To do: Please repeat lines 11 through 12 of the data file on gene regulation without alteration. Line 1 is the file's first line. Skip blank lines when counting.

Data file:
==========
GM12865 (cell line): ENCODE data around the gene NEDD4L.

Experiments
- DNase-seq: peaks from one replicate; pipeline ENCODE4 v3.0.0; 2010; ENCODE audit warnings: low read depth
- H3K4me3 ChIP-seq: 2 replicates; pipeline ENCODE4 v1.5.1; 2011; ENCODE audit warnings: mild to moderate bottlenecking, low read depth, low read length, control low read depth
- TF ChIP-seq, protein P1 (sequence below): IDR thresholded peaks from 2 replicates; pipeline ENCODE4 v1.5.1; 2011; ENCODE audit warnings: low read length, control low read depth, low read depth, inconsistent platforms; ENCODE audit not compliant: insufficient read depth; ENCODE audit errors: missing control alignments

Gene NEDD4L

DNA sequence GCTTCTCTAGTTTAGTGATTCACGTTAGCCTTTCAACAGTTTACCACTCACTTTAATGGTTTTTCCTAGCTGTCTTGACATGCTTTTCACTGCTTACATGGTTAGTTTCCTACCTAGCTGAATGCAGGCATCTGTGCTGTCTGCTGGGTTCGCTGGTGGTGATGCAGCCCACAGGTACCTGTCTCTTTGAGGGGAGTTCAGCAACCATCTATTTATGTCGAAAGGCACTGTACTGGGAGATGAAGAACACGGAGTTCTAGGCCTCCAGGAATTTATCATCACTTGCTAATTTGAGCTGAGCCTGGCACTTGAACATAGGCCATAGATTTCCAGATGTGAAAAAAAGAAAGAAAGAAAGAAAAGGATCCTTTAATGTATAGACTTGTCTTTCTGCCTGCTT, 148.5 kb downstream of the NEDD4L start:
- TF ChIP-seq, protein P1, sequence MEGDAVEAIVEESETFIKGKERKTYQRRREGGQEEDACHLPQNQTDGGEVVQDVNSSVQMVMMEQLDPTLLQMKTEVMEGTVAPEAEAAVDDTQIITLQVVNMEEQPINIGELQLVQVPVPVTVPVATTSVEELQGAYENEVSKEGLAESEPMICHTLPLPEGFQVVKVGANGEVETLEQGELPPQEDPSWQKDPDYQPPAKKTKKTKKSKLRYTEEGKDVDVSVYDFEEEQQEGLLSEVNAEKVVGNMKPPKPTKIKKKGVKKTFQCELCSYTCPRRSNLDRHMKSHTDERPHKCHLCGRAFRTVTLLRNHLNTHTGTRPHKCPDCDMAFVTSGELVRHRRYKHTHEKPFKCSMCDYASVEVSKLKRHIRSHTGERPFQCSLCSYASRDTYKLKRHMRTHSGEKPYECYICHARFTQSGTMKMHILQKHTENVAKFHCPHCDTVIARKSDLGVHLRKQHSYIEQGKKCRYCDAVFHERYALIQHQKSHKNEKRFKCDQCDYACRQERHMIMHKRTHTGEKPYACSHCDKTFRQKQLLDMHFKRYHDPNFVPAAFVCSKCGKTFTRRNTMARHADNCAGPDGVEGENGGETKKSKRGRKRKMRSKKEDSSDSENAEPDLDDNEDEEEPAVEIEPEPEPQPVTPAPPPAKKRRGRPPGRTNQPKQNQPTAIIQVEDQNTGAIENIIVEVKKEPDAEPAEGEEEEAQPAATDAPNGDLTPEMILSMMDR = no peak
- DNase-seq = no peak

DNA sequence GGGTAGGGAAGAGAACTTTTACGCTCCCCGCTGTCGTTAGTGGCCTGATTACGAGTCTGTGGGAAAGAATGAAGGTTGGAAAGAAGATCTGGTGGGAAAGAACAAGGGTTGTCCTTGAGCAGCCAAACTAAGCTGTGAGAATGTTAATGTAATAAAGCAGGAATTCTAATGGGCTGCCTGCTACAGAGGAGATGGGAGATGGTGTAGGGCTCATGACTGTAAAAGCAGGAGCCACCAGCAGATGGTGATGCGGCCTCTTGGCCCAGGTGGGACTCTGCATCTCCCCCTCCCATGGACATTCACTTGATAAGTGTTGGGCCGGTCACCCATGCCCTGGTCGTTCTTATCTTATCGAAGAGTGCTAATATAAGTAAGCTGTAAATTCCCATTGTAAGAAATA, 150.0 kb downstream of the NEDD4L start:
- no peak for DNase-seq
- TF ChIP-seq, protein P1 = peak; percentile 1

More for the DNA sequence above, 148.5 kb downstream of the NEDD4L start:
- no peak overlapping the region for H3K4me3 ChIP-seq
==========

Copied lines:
- no peak for DNase-seq
- TF ChIP-seq, protein P1 = peak; percentile 1